Multicast (@niftyc) breaks down Eco’s guide to writing a thesis

I’m more than a little excited about Umberto Eco’s How to Write A Thesis, originally published in 1977, and recently re-issued in English by MIT Press. Christian Sandvig over at Multicast discovers that the book is a mite dated in various parts; I haven’t gotten my copy yet, so I can’t verify, but here’s his evidence:

I was thinking of assigning it in doctoral seminars, but I regret that a great deal of the book involves scholarly practices that are no longer relevant to anyone. For instance: Is it OK to insert an unnecessary footnote in the middle of your text so that your footnote numbering matches up correctly with what you’ve already typed? (Meaning: So you don’t have to re-type the entire manuscript. On a typewriter.)

It turns out that it is not OK to insert unnecessary footnotes.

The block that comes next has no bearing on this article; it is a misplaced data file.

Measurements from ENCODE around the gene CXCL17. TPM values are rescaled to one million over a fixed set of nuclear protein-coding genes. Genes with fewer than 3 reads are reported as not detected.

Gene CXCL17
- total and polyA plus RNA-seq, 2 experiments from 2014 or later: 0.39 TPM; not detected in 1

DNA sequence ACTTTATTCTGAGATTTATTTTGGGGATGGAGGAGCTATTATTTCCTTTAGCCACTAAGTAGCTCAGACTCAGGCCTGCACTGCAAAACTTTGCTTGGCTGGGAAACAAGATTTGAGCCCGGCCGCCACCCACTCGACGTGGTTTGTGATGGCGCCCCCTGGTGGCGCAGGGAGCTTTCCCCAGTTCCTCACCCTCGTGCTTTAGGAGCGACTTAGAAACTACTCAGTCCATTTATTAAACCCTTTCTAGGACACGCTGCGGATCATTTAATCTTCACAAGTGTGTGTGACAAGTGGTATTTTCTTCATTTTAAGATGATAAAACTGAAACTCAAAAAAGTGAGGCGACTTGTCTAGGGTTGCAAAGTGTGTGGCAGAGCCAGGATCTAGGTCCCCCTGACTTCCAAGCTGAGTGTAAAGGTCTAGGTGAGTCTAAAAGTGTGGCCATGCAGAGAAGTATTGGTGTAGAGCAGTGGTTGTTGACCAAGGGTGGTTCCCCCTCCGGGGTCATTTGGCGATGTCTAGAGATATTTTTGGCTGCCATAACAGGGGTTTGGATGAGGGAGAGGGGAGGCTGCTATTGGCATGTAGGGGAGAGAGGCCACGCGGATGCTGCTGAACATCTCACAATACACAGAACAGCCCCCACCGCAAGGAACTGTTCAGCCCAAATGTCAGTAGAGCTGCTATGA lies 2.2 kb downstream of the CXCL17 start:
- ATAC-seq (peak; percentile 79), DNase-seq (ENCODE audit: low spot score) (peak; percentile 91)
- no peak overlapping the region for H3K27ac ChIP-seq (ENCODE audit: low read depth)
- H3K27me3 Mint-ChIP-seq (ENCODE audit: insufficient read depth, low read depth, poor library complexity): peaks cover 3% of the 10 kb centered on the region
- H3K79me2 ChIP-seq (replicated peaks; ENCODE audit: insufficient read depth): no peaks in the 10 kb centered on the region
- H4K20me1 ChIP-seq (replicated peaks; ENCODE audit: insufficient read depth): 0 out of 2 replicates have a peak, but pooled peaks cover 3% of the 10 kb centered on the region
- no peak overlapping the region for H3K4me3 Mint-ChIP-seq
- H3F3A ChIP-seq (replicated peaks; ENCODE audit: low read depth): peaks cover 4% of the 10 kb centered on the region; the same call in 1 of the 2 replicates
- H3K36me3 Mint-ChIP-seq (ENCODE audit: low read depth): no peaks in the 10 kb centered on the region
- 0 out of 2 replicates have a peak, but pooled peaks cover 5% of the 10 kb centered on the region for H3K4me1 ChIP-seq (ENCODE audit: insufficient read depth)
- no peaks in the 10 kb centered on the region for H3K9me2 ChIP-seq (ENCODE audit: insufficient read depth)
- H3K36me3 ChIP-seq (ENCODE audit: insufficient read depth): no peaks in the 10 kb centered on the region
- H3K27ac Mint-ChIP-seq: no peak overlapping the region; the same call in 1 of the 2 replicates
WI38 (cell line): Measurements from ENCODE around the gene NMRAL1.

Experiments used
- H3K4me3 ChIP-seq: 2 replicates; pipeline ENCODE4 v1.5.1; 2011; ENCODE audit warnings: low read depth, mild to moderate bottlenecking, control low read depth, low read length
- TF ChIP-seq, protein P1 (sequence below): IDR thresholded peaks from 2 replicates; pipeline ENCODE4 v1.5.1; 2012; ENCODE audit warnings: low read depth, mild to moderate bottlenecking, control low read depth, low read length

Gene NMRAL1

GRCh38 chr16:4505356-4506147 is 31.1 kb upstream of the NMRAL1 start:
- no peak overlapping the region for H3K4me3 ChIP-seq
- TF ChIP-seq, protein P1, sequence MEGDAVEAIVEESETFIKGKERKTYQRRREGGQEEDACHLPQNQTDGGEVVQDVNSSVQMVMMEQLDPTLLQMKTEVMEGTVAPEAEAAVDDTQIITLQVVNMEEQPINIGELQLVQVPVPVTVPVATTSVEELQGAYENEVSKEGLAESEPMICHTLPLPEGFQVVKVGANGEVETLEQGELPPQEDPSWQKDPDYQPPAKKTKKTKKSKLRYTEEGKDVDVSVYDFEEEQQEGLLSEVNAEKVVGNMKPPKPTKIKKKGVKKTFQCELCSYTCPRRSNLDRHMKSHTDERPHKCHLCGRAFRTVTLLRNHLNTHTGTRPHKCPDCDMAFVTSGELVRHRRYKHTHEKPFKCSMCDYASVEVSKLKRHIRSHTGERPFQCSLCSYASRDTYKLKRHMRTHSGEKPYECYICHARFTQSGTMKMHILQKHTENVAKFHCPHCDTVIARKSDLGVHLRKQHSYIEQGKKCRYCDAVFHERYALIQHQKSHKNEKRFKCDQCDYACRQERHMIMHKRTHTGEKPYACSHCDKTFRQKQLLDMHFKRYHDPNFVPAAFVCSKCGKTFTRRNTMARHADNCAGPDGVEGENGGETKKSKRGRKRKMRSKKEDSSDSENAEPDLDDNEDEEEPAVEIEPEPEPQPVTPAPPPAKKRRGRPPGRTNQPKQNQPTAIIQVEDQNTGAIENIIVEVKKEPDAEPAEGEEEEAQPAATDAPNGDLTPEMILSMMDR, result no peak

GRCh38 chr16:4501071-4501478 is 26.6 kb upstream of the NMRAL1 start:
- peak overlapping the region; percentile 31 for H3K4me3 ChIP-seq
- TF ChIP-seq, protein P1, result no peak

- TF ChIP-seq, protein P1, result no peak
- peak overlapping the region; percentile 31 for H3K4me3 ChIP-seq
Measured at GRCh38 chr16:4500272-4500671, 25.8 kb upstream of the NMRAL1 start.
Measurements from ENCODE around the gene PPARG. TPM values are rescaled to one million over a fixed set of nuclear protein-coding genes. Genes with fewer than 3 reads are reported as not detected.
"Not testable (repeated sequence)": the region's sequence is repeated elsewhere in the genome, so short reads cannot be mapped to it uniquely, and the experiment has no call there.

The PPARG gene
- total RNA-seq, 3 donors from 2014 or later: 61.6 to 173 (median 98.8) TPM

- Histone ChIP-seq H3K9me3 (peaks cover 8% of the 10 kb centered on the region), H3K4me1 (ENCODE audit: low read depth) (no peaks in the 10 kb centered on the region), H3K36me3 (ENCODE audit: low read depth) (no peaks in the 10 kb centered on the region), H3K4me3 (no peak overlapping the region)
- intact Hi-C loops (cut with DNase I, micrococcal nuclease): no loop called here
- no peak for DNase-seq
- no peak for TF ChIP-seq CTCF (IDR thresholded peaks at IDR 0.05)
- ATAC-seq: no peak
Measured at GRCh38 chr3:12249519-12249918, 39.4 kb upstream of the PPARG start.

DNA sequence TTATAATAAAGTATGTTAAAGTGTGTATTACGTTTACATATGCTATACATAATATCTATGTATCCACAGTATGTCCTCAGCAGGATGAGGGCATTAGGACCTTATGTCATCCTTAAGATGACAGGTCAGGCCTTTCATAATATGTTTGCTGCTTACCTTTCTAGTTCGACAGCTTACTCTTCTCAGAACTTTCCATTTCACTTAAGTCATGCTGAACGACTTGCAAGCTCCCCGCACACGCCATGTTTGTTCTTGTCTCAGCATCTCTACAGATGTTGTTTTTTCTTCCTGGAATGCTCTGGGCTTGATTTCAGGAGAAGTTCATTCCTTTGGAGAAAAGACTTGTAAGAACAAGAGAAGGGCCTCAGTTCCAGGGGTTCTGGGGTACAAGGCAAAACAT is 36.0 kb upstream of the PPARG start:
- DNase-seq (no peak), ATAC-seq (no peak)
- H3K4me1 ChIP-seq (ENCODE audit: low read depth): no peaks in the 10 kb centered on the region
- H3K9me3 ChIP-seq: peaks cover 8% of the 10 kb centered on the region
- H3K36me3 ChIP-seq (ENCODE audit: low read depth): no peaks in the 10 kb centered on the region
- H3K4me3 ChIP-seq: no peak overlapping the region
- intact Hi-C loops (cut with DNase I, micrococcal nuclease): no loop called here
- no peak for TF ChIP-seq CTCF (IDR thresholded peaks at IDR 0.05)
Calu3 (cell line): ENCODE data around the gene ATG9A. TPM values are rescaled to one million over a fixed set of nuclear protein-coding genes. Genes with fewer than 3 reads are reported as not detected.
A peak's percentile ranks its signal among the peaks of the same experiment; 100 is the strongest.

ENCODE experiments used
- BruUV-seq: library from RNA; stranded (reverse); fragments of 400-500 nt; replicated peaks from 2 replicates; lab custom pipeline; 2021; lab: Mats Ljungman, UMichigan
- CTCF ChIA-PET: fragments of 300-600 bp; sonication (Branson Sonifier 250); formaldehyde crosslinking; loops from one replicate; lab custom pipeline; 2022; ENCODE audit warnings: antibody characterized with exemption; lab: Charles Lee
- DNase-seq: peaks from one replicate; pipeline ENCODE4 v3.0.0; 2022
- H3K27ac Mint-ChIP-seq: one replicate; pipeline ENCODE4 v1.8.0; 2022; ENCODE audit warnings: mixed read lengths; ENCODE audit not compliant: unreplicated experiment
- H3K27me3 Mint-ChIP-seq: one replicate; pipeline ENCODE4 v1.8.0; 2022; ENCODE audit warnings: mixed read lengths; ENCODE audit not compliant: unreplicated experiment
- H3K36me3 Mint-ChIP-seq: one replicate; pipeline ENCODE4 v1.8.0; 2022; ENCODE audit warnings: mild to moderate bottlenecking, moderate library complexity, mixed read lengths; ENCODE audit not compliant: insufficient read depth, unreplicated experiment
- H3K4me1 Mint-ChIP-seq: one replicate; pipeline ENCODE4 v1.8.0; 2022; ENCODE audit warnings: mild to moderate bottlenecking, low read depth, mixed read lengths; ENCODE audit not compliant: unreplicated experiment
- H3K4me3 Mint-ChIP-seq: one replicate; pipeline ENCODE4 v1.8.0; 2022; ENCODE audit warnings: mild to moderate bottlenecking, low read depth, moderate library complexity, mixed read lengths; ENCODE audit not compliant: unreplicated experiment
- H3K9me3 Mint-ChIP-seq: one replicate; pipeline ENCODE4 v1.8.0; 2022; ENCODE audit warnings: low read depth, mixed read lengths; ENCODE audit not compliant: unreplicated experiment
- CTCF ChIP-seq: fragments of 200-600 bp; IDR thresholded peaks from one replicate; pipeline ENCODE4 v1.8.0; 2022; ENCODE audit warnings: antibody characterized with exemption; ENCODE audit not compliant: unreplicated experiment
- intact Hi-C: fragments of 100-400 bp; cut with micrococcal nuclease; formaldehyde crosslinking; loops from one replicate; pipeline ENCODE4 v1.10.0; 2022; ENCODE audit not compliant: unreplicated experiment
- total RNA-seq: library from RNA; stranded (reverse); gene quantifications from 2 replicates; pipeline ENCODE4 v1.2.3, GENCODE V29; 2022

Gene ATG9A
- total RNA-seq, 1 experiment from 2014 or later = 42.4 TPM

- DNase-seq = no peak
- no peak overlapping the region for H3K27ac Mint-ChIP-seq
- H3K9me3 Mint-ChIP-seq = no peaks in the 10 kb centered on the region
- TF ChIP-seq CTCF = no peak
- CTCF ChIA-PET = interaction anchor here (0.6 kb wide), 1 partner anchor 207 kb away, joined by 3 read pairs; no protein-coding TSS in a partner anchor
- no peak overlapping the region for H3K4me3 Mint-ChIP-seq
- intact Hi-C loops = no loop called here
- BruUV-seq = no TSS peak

And there’s a whole bunch of things about index card management, diacritical marks, and library union indices. And some stuff about the laurea.

Ok, but still: regardless of whether one is tempted to add a footnote to save one typing (amazeballs: how did anybody finish anything back then?), the art and science of footnotes still strikes me as a reasonable discussion, as I read plenty of things where I am shaking my fist because the author has not footnoted something they ought, or have caused me to dig about in the endnotes for a lame-ass note when I really didn’t need to. This is coming from somebody with drafty drafty book plodding along with lots of janky, awful notes in it so far.

And while not even I am such a Luddite that I refuse to type on a computer, can I just say: KIDS TODAY. Um, I STILL USE INDEX CARDS.

Wanna make something of it?

My index card management usually entails throwing them into a pile and then arranging them when I finally get down to write, but it’s hard going in a book-length project, so I could probably stand some guidance there.

And while one probably isn’t terribly worried about the laurea in the US, I still like the idea. At least that way you learn where baccalaureate comes from.

Sandvig notes that Eco’s witty and direct advice is helpful in other ways, and he boils down Eco’s advice to 15 maxims. Go read.